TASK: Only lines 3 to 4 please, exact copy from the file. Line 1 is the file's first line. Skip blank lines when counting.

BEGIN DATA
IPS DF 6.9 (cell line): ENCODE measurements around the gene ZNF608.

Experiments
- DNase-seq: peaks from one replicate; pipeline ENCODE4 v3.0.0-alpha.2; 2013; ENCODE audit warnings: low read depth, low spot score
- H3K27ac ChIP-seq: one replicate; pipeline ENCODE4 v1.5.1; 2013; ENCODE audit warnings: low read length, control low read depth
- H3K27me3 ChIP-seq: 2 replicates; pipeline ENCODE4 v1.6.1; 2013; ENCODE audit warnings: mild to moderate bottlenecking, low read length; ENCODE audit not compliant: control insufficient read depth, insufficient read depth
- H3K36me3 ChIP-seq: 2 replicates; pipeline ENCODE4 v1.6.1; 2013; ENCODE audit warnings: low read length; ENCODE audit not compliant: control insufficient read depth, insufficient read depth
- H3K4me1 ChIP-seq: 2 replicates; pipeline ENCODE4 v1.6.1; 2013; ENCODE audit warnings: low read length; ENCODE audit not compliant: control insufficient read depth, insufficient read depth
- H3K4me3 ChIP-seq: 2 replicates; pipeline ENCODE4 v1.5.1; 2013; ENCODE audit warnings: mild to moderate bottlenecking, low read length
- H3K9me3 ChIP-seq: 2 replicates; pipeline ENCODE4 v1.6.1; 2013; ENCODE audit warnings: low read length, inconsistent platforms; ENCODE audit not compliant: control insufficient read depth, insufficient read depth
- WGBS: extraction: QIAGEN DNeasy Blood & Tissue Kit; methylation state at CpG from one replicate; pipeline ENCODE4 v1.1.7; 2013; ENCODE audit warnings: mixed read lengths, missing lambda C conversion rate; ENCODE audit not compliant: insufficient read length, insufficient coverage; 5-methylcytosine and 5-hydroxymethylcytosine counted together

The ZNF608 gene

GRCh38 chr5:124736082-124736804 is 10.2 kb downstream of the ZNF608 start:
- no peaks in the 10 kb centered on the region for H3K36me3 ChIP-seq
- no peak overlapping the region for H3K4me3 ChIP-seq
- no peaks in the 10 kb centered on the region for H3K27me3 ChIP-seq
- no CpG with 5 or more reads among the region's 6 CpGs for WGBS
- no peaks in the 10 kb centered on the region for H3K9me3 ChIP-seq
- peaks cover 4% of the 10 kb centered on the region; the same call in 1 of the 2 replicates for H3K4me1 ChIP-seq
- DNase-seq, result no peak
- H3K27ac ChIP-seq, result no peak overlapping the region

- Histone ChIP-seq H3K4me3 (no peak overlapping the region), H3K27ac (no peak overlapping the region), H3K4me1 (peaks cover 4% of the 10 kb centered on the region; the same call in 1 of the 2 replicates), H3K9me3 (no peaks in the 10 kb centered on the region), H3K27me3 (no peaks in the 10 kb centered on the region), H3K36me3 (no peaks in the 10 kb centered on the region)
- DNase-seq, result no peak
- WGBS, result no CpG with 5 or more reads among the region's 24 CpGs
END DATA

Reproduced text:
- DNase-seq: peaks from one replicate; pipeline ENCODE4 v3.0.0-alpha.2; 2013; ENCODE audit warnings: low read depth, low spot score
- H3K27ac ChIP-seq: one replicate; pipeline ENCODE4 v1.5.1; 2013; ENCODE audit warnings: low read length, control low read depth